It’s worth noting that in the same document EDF quantifies the EPA’s possible underestimation of gas losses at about 3.5 times at first and subsequently at 3 times. Both figures point to a large underestimation, but in a context in which decimal points can make a large climate and financial difference, it’s not an inconsequential discrepancy.

EDF goes on to note in the same methodology document that if instead of taking the EPA dataset one takes the dataset from a synthesis study that used both site and basin-level data, EDF’s own conclusions lead to a methane extra loss rate that is only about 75% higher, not 3.5 times higher than previously estimated.

The EDF-post Batten himself references for his “3.5-time” assertion says that a synthesis of EDF’s overall research found that the U.S. oil and gas industry was emitting about 60% more than the Environmental Protection Agency estimated at the time.

In its own Global Methane Tracker 2022, based on the latest available scientific studies and measurement campaigns, the International Energy Agency has estimated that methane emissions claimed for individual producing basins, fields, facilities and the energy sector in general are about 70% greater than the sum of estimates submitted by national governments.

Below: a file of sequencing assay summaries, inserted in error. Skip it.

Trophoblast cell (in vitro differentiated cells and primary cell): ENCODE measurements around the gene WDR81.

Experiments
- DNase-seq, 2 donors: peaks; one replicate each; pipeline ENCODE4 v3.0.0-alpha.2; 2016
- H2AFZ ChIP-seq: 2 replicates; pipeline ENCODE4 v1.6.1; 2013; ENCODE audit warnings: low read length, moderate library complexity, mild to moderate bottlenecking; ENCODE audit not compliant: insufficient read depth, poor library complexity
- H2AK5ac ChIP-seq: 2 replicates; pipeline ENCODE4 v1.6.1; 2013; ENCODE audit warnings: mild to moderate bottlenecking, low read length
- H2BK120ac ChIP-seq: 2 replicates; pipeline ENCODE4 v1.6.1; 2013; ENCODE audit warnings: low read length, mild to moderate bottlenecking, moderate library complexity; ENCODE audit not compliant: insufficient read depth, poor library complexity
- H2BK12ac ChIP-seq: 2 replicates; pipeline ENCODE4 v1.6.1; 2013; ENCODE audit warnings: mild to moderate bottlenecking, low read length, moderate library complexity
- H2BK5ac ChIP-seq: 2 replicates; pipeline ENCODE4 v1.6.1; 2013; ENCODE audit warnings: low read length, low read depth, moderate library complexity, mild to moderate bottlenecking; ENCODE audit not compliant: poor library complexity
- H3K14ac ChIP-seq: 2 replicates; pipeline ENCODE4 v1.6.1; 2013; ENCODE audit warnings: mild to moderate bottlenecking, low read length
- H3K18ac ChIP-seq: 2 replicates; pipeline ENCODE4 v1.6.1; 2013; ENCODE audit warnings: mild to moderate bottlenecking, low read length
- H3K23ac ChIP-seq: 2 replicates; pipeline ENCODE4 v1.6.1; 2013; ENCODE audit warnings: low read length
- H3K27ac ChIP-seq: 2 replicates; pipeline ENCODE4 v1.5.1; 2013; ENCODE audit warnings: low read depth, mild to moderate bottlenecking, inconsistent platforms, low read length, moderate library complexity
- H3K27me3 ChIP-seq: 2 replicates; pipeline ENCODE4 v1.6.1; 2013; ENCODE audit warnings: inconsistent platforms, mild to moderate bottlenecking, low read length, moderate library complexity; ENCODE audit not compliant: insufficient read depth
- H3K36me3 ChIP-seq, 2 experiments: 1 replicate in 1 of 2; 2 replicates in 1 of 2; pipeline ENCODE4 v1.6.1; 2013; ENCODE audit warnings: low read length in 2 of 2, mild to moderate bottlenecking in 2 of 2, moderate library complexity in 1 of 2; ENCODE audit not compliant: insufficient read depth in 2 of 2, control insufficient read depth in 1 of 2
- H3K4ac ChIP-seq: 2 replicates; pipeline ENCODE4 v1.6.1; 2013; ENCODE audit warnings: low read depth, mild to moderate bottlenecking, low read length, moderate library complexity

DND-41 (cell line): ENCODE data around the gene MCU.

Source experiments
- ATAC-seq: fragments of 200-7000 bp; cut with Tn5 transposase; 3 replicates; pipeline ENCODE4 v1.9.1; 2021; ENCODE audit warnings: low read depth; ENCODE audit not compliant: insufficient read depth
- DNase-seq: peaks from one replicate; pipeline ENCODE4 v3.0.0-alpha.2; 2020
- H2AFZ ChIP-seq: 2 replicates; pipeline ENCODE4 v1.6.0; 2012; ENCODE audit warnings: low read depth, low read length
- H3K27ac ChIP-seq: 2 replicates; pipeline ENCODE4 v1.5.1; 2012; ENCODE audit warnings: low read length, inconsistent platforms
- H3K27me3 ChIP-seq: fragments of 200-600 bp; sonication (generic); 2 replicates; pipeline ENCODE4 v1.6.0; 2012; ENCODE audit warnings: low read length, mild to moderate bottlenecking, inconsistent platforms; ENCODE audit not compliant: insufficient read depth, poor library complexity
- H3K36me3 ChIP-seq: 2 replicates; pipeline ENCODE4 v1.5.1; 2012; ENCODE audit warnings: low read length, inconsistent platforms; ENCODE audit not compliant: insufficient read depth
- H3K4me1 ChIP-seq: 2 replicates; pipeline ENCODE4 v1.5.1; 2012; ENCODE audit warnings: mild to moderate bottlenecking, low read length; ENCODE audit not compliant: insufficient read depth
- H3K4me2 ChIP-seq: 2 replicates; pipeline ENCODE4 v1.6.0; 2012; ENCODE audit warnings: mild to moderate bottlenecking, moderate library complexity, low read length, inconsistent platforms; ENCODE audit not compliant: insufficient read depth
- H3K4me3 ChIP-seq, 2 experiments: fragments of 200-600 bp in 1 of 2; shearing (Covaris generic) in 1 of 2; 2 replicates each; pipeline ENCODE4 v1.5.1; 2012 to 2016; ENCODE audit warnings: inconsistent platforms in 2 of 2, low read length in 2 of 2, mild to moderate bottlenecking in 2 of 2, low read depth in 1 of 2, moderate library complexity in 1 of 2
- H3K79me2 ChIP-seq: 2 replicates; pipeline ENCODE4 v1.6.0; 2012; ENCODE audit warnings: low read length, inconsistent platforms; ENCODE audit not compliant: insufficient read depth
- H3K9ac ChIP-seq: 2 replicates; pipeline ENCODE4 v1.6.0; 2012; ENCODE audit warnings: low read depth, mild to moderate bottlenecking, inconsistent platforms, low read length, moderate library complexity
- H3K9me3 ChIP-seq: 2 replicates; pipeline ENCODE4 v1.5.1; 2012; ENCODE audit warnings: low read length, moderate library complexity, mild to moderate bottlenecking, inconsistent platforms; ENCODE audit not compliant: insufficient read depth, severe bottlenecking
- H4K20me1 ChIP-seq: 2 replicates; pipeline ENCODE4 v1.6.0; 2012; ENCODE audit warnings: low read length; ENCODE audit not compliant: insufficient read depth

It’s worth noting that the sources of this extra methane emitted into the air might end up increasing the proportion of methane that is unusable for bitcoin mining.

When describing this extra methane leakage in the extraction and production phase of gas, EDF’s presentation doesn’t make any references to flaring or venting, which are the sources that bitcoin mining could actually tap into. What EDF says is that methane emissions from equipment leaks and pneumatic devices were larger than previously thought.